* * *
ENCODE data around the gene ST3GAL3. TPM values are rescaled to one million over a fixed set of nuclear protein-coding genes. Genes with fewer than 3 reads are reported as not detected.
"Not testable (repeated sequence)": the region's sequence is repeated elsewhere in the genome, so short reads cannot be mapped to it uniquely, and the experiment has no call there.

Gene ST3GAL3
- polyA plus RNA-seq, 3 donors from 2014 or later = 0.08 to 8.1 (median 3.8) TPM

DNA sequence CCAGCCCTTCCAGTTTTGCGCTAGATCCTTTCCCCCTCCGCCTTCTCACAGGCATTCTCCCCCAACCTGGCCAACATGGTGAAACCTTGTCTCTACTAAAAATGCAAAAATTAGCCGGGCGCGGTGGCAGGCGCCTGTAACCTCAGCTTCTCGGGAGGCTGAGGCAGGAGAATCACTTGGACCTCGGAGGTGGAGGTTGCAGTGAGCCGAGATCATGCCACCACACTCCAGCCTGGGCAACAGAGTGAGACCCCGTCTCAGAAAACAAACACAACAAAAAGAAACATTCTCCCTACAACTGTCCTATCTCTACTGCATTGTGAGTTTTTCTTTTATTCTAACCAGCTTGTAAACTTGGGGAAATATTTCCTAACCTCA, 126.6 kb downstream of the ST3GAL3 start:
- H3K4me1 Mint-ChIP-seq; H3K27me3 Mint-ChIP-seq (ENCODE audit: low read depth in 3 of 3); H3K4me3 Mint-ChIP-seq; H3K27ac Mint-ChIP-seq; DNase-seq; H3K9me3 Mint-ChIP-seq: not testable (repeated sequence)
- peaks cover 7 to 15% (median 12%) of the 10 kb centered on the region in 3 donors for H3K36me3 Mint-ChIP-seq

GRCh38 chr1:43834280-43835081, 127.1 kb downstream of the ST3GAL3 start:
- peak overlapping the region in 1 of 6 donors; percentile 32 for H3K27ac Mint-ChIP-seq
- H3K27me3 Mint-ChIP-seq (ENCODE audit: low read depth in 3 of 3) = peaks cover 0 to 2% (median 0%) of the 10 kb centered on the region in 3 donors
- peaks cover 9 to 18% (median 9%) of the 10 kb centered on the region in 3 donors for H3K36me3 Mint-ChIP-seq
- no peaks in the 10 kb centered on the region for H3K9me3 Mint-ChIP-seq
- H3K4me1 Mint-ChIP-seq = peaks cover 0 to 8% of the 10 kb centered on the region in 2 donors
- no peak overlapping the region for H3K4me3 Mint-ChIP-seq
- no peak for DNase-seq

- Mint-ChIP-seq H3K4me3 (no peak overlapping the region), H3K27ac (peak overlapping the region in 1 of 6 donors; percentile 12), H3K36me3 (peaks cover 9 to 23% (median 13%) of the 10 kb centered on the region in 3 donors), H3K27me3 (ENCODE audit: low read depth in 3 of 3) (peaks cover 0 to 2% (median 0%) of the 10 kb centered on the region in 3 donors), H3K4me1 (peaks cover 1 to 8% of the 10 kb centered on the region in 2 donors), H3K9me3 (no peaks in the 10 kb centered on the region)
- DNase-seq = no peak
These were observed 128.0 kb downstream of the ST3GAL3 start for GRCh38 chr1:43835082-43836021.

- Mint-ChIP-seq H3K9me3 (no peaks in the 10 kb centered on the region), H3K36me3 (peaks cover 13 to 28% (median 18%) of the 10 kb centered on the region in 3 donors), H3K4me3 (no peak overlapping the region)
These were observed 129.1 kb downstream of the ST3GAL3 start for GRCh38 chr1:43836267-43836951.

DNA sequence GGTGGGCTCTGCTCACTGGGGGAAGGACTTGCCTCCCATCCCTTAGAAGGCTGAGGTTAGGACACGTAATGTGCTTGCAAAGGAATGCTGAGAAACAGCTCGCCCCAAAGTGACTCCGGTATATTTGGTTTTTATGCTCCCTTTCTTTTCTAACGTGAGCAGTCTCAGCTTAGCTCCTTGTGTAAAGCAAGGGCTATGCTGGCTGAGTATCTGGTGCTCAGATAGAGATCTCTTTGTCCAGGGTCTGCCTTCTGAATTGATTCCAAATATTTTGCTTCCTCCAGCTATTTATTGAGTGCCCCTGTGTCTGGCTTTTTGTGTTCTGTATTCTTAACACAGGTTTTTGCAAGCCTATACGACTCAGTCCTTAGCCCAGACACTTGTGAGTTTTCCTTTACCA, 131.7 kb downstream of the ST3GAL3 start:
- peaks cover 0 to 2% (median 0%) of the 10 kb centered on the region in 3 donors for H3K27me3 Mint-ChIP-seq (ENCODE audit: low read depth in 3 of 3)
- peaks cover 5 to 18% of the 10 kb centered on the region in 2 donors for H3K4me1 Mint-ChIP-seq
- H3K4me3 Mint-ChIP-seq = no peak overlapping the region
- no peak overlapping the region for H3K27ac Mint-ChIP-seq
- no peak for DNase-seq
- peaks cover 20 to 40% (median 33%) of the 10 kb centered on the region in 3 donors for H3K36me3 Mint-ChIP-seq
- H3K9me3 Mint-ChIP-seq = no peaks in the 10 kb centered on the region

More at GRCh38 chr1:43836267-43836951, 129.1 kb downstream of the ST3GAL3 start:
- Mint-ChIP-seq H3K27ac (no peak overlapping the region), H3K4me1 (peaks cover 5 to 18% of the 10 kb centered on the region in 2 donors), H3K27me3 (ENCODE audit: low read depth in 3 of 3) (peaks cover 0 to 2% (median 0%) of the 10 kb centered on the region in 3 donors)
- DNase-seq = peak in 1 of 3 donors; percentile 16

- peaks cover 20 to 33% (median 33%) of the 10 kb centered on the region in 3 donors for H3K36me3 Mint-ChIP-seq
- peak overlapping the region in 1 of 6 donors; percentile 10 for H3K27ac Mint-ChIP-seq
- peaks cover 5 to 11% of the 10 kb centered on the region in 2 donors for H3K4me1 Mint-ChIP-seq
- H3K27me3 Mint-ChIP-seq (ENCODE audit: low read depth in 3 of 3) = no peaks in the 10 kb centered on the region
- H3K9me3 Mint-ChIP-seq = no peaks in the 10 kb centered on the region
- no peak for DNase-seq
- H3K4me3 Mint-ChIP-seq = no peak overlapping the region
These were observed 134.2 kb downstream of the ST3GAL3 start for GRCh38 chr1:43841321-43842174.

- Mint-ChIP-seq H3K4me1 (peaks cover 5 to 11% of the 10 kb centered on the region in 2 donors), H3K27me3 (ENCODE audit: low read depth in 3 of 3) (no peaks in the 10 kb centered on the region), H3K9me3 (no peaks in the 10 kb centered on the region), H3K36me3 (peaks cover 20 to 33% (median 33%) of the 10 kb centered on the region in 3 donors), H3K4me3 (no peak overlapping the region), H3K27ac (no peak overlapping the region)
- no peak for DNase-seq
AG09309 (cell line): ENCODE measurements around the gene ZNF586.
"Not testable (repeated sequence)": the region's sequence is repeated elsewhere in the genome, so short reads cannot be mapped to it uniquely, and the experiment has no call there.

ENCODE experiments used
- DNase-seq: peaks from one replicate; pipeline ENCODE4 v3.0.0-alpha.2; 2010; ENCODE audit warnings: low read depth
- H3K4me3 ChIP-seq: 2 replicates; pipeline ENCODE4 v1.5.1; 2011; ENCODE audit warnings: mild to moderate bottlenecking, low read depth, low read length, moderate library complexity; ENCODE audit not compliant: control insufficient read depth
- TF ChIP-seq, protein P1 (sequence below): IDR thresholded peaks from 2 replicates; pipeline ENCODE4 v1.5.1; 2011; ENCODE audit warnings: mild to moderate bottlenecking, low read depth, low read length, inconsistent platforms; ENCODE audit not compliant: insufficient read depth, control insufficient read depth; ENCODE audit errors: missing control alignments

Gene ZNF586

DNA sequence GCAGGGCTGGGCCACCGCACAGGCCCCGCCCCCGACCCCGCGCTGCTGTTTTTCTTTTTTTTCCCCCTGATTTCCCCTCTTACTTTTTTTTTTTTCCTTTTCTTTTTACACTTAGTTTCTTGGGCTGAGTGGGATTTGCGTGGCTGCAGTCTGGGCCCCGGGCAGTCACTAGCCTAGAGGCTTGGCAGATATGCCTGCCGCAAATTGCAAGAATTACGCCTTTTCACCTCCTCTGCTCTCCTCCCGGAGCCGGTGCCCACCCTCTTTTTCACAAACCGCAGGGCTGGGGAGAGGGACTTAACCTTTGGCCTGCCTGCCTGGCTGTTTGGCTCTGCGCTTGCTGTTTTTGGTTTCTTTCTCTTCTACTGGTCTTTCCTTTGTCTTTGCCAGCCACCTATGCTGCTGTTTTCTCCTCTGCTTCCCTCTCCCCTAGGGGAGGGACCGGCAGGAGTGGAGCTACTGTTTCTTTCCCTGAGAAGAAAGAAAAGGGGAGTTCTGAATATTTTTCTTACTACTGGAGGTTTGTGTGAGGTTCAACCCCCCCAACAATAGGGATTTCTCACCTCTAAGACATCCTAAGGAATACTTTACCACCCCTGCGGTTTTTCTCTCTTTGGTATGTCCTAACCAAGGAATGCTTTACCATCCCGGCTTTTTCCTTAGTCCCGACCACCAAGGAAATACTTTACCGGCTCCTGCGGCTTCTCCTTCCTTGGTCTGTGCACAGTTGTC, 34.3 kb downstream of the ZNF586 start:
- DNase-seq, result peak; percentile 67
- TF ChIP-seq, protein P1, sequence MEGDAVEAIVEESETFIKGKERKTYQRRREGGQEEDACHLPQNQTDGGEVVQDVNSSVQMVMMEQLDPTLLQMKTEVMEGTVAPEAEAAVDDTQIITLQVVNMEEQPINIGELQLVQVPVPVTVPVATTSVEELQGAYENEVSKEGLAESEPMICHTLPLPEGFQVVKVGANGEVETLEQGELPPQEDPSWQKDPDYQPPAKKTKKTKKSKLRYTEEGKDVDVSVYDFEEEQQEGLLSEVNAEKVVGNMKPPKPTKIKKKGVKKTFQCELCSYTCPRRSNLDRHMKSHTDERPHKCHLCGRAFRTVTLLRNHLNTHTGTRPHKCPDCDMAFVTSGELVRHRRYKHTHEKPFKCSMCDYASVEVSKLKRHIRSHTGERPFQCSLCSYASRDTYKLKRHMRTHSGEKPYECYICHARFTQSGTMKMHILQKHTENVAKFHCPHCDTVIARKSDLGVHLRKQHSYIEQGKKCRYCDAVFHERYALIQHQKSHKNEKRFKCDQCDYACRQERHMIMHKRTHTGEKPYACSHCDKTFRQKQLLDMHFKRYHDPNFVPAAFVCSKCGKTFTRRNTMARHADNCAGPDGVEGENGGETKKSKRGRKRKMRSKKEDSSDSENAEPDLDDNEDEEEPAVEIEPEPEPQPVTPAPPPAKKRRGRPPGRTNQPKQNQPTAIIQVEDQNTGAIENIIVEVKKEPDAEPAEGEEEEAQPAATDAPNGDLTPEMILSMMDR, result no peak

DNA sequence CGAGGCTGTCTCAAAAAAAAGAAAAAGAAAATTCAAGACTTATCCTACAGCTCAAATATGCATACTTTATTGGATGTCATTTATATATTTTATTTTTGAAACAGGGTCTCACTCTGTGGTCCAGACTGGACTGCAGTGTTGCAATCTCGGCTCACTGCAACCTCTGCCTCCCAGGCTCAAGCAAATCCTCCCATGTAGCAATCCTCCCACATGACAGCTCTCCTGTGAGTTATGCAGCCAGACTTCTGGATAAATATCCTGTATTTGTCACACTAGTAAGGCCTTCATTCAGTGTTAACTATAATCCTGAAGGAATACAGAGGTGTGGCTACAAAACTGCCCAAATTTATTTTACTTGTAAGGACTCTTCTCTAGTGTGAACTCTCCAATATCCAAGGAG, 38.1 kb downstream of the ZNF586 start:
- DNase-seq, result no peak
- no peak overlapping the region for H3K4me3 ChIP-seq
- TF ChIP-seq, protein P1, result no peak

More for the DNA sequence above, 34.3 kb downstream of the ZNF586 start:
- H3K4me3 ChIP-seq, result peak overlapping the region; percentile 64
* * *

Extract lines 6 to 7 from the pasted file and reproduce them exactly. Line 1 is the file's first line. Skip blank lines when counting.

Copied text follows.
- H3K4me1 Mint-ChIP-seq; H3K27me3 Mint-ChIP-seq (ENCODE audit: low read depth in 3 of 3); H3K4me3 Mint-ChIP-seq; H3K27ac Mint-ChIP-seq; DNase-seq; H3K9me3 Mint-ChIP-seq: not testable (repeated sequence)
- peaks cover 7 to 15% (median 12%) of the 10 kb centered on the region in 3 donors for H3K36me3 Mint-ChIP-seq